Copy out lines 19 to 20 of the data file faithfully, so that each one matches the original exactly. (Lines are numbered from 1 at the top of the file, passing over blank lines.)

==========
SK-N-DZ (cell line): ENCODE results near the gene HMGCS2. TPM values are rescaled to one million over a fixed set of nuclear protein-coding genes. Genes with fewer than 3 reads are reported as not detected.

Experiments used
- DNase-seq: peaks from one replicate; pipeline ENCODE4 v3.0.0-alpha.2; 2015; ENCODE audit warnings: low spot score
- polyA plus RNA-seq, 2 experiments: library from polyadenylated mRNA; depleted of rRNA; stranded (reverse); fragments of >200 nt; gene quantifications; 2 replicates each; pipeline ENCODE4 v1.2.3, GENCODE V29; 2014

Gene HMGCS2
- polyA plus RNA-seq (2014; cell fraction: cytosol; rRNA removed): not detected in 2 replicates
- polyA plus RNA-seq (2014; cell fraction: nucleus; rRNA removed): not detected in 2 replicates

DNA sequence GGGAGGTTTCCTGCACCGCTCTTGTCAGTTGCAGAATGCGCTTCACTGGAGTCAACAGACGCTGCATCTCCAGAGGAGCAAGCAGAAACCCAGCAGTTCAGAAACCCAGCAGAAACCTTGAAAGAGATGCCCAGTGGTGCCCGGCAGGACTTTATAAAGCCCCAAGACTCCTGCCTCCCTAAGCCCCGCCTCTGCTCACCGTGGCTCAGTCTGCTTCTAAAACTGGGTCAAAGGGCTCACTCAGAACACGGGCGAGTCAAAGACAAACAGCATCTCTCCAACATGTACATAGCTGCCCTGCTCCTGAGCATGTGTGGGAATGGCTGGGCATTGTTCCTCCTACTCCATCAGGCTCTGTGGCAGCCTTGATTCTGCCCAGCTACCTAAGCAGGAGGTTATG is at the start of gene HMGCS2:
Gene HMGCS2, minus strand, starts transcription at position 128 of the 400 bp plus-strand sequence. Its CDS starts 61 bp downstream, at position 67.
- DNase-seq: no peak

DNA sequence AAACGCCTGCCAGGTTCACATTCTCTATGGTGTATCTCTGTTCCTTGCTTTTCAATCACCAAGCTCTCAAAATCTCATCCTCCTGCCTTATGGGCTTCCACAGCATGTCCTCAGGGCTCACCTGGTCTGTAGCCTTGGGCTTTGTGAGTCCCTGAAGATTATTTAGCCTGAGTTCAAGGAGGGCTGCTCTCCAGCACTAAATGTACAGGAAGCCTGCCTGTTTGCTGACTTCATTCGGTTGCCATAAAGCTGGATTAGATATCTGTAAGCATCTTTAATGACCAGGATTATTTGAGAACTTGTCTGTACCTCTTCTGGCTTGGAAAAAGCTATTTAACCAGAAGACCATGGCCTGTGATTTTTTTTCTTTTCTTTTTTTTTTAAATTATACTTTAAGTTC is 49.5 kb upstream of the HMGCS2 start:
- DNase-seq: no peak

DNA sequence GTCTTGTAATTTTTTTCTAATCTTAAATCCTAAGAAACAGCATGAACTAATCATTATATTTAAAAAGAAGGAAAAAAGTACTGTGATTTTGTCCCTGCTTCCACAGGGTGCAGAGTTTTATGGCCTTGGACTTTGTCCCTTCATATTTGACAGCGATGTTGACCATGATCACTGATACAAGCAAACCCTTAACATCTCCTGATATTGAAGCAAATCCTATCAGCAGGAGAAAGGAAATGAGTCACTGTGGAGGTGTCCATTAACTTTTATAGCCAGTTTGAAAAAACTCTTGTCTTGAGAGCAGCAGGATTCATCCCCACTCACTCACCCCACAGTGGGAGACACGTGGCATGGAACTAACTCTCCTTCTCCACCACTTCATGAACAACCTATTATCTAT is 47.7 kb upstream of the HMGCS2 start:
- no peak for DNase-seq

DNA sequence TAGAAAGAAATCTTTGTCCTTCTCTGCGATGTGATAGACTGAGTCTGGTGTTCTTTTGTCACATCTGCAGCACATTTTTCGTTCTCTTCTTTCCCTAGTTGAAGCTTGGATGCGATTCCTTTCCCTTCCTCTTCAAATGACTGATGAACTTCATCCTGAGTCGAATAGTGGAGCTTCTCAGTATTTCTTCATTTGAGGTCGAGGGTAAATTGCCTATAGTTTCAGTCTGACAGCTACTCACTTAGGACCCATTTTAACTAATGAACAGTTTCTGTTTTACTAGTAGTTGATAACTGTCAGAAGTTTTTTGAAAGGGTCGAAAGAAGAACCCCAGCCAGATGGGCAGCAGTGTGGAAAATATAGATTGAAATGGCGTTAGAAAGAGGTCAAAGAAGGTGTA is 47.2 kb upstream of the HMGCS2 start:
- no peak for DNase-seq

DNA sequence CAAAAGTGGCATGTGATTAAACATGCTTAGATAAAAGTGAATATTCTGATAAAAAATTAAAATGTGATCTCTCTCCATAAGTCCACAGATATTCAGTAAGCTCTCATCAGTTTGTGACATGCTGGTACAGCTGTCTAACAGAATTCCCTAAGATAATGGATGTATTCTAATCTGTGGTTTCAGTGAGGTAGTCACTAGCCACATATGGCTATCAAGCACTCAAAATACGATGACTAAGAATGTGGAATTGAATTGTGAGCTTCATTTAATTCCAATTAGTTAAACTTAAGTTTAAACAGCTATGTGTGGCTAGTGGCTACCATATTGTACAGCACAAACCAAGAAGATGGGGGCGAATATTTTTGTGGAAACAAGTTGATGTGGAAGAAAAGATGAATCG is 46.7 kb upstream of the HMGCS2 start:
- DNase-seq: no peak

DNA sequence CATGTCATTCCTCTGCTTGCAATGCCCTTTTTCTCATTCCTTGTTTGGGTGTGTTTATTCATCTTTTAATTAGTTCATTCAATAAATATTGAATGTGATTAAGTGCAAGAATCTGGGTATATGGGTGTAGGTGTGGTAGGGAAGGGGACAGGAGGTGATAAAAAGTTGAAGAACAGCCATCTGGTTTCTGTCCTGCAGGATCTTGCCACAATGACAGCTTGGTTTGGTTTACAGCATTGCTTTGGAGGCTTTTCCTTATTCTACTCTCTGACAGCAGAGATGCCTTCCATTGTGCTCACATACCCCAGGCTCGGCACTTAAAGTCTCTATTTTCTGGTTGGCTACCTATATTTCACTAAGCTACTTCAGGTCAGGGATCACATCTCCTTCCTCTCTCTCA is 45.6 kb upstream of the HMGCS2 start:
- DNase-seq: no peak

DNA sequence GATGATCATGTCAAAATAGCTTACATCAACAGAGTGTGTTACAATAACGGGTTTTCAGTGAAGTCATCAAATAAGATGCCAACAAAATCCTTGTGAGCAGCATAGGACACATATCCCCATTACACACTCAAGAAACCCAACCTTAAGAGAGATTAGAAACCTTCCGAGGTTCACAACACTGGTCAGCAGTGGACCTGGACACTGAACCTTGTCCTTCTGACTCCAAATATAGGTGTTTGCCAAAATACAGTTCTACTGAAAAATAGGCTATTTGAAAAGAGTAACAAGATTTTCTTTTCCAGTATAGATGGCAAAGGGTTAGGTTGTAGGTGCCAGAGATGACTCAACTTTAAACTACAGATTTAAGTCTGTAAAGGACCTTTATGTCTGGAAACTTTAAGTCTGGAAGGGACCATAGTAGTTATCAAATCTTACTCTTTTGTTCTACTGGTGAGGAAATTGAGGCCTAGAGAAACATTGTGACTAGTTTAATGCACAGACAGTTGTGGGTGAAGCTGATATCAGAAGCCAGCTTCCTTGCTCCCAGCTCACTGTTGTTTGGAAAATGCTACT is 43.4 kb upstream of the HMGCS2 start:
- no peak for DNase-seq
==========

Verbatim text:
DNA sequence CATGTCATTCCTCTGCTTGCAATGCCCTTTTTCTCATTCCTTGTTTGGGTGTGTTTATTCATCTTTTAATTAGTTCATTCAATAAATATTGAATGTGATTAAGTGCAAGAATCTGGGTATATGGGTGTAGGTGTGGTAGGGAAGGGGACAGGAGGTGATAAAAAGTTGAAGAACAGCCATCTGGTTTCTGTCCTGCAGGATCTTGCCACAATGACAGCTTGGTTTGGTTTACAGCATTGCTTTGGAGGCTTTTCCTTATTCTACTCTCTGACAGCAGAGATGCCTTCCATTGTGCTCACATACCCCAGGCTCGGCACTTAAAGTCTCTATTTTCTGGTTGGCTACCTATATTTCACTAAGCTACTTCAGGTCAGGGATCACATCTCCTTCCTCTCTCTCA is 45.6 kb upstream of the HMGCS2 start:
- DNase-seq: no peak